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This is a good justification. Subversion also has shallow checkouts. Critical to large binary repositories. –  Matt Joiner Nov 19 '10 at 16:15
    
This is actually the only good technical reason that makes a LOT of Game Developers stay out of Git and Mercurial at least for art files. Indeed, working with art files imply huge data which still need to be managed in a similar way than code source, and it's simpler to have everything together. Mercurial tried to fix this problem with the largefile extension that is now official and provided with hg, but it don't really solve the problem in the end and makes organization complicated. –  Klaim Apr 10 '13 at 16:02

SVN is established and mature, with equally mature tooling.

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Aside from the other things people are mentioning, (large quantities of binary data, mature, stable, etc) is that svn is built on a classic hierarchical model that is fundamentally different from patch/change-based revisions.

Our company made the decision to stay with SVN because this model fit the way that we handle our release cycle and branching. We see the direct progression of versions as a boon, not a bane. Updates are pushed to a centralized repository, and certain revisions considered "stable" are checked out to a live environment. At any time, it is instantly clear what the state of each environment is to all involved. (yes, this is possible with git.) Even the management who know nothing about revision control or software development can say: "We liked how you had it when it was at version 2547".

On the other hand, I should mention that I use darcs and git for projects that I and my friends and co-FOSS'ers work on together, as the distributed, patch-based model works for us. We can ad-hoc move through the timeline of the project and cherry-pick all kinds of changes.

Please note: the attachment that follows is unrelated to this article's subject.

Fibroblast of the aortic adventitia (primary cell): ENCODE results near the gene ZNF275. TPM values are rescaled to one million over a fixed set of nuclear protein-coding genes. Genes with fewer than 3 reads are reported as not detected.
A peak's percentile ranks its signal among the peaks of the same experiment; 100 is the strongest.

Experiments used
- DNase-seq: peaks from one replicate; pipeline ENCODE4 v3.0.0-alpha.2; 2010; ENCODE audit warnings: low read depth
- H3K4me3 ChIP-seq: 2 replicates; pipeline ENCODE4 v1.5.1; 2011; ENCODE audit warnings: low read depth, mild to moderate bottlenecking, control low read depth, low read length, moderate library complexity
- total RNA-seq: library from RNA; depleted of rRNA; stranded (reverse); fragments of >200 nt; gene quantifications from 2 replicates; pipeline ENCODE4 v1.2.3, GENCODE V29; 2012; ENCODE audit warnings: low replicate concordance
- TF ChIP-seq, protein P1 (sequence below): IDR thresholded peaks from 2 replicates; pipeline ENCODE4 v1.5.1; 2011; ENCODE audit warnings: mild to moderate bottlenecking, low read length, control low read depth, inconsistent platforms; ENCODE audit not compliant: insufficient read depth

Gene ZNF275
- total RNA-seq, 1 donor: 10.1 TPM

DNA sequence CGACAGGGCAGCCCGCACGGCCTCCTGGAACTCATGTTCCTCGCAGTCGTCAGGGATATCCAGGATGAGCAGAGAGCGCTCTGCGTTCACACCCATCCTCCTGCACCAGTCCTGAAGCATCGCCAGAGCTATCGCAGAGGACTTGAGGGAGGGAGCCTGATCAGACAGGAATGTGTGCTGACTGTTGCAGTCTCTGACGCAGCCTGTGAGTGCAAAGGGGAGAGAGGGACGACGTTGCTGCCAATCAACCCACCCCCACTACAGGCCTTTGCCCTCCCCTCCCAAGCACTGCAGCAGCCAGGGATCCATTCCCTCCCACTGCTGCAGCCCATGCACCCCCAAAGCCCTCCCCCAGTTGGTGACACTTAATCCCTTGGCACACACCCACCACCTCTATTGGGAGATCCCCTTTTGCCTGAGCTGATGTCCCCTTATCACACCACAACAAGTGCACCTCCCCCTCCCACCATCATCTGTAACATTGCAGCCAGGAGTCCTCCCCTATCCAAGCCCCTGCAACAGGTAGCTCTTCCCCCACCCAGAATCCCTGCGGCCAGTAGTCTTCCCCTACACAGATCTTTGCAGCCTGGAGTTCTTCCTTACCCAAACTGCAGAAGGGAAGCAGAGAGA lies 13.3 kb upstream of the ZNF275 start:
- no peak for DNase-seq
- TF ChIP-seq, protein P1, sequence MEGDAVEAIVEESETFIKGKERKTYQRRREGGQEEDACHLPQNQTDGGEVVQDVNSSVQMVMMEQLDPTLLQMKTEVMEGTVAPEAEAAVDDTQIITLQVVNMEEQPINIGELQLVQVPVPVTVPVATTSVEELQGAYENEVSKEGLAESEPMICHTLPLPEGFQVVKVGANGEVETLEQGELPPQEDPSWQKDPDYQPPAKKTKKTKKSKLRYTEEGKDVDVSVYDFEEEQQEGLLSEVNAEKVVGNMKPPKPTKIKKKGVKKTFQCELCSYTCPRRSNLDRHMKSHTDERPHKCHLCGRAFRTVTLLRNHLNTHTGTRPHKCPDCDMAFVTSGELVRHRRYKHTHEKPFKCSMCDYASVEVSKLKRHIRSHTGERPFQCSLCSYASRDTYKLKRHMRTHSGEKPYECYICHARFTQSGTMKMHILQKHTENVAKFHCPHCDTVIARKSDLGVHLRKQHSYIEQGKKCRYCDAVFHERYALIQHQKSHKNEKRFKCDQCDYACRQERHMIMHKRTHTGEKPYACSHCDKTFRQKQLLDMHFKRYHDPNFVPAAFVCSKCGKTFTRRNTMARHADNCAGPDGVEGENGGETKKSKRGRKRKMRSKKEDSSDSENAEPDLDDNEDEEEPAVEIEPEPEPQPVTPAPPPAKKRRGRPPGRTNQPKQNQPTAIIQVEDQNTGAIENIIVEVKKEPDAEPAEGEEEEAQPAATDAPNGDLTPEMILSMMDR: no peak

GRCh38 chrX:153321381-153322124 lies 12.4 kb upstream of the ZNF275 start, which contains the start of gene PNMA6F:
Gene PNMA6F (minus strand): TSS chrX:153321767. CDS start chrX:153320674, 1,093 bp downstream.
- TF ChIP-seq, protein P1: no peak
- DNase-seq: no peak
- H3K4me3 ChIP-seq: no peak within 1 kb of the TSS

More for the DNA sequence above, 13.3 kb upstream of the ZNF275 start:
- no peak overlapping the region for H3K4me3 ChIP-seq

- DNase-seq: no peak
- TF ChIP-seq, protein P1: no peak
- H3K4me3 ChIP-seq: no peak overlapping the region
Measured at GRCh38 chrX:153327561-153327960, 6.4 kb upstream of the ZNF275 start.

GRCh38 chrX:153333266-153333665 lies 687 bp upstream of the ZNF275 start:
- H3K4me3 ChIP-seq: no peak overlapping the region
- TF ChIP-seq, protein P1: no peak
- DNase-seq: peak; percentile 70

Really the advantage of SVN, my company, is its strong hierarchy and accessibility to non-programmers who are already familiar with concepts of "logging in" and "downloading".

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People are still using Subversion because it's designed using the first paradigm to come for version control systems (centralized). Switching to distributed (and change-based instead of version-based) can take some time to get accustomed to (as you can see in Joel's experience), and so many teams decide not to use it due to resistance to change.

Mercurial tooling is quite mature, comparable to SVN in my opinion.

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Subversion's paradigm was not the first one to come. This paradigm was inherited from CVS, which implemented the client-server model. Before that there was the SCCS and RCS local shared repository model. –  Juliano Jul 9 '10 at 18:04
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That paradigm is still centralized. –  Kensai Jul 9 '10 at 19:15